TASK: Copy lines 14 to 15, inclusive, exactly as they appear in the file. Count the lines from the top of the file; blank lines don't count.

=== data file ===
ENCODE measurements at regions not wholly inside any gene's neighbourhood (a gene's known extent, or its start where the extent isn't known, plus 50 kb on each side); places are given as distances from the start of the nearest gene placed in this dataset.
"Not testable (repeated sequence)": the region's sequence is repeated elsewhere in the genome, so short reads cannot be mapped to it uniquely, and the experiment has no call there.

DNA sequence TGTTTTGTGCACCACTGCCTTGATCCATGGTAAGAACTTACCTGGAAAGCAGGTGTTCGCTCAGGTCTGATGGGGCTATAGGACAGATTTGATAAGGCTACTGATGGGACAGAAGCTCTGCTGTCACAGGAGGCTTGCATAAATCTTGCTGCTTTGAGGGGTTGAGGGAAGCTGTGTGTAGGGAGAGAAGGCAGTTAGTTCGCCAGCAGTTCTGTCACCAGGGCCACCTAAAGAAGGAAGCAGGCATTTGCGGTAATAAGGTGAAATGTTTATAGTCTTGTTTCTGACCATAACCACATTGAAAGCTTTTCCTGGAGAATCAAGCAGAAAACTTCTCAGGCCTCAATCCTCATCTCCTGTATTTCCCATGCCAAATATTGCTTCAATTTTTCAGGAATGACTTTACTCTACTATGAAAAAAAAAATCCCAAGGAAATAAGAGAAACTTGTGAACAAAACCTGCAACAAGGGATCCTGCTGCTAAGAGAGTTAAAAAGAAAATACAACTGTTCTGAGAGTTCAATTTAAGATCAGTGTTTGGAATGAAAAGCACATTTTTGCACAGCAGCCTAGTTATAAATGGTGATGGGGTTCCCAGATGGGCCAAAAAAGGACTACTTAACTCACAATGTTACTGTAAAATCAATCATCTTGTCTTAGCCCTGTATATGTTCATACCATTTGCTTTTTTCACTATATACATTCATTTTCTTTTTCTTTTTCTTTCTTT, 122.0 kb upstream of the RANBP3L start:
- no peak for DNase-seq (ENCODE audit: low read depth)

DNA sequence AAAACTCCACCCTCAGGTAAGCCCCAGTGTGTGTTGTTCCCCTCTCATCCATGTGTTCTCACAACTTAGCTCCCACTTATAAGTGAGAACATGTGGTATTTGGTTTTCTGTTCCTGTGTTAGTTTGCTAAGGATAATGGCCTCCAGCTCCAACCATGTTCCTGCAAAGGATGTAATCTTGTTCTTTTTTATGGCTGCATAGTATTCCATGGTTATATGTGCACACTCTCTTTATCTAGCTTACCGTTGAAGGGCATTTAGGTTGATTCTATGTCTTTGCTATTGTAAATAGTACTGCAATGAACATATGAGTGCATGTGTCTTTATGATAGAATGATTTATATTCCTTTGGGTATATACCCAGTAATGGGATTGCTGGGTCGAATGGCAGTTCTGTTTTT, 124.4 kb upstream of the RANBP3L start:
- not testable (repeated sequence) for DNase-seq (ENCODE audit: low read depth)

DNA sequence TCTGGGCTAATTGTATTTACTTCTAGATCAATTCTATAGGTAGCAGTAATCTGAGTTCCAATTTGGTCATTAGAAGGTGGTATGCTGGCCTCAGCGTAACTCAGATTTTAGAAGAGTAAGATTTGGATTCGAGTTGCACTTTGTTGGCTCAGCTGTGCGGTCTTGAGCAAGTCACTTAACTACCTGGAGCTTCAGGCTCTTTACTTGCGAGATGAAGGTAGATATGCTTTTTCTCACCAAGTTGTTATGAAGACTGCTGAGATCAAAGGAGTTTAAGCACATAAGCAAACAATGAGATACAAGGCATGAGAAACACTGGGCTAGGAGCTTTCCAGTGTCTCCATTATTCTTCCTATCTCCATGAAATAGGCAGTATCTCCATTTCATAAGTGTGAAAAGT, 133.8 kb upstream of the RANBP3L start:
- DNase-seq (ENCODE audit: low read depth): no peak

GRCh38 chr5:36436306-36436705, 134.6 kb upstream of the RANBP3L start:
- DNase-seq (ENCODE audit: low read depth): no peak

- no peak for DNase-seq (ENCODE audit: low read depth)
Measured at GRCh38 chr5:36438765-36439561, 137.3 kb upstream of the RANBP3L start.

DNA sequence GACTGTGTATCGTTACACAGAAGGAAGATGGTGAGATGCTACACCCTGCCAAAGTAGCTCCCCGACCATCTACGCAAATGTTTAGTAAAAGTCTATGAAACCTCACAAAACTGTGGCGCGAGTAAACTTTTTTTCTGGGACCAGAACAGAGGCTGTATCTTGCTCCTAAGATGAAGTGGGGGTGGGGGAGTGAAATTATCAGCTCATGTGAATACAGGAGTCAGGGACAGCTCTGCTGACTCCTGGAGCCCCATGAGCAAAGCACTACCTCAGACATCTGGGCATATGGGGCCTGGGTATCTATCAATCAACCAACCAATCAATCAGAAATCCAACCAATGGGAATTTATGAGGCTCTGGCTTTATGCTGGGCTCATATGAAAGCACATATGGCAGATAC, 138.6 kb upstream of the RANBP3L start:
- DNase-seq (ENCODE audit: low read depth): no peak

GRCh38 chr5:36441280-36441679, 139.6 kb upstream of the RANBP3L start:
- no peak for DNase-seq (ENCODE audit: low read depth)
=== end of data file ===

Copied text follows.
- DNase-seq (ENCODE audit: low read depth): no peak

GRCh38 chr5:36441280-36441679, 139.6 kb upstream of the RANBP3L start: